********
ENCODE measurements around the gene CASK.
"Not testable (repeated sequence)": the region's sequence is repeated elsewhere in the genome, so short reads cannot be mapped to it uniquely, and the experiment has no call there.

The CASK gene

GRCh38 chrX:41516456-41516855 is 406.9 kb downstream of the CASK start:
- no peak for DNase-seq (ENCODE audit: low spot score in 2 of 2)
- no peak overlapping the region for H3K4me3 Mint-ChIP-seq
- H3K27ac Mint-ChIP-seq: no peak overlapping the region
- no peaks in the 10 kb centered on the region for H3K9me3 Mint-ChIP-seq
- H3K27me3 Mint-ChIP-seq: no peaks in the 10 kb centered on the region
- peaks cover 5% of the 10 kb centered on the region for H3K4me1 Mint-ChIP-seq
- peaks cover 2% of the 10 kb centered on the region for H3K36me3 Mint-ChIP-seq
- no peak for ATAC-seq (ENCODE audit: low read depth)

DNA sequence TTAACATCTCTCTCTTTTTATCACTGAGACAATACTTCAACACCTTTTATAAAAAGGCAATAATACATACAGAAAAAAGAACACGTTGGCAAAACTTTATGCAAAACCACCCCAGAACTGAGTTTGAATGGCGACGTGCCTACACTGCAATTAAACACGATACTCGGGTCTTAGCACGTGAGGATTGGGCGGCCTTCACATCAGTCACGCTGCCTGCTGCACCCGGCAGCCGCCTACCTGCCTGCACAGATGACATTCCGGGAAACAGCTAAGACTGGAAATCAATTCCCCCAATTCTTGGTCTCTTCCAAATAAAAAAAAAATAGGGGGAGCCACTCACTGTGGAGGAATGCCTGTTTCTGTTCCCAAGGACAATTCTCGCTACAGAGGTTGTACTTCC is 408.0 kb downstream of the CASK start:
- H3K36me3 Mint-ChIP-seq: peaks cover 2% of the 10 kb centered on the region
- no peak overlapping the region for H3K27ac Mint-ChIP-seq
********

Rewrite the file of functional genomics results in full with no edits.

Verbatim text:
ENCODE measurements around the gene CASK.
"Not testable (repeated sequence)": the region's sequence is repeated elsewhere in the genome, so short reads cannot be mapped to it uniquely, and the experiment has no call there.

The CASK gene

GRCh38 chrX:41516456-41516855 is 406.9 kb downstream of the CASK start:
- no peak for DNase-seq (ENCODE audit: low spot score in 2 of 2)
- no peak overlapping the region for H3K4me3 Mint-ChIP-seq
- H3K27ac Mint-ChIP-seq: no peak overlapping the region
- no peaks in the 10 kb centered on the region for H3K9me3 Mint-ChIP-seq
- H3K27me3 Mint-ChIP-seq: no peaks in the 10 kb centered on the region
- peaks cover 5% of the 10 kb centered on the region for H3K4me1 Mint-ChIP-seq
- peaks cover 2% of the 10 kb centered on the region for H3K36me3 Mint-ChIP-seq
- no peak for ATAC-seq (ENCODE audit: low read depth)

DNA sequence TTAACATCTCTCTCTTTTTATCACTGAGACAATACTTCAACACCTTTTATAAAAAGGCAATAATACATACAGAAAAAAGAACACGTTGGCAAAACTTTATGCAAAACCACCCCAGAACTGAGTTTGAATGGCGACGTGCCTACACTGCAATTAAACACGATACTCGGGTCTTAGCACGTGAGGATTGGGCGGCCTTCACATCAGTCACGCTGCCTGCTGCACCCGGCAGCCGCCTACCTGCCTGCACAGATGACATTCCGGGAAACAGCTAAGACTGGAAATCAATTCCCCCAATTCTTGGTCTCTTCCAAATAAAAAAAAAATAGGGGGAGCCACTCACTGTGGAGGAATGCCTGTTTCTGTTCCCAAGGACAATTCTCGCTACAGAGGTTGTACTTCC is 408.0 kb downstream of the CASK start:
- H3K36me3 Mint-ChIP-seq: peaks cover 2% of the 10 kb centered on the region
- no peak overlapping the region for H3K27ac Mint-ChIP-seq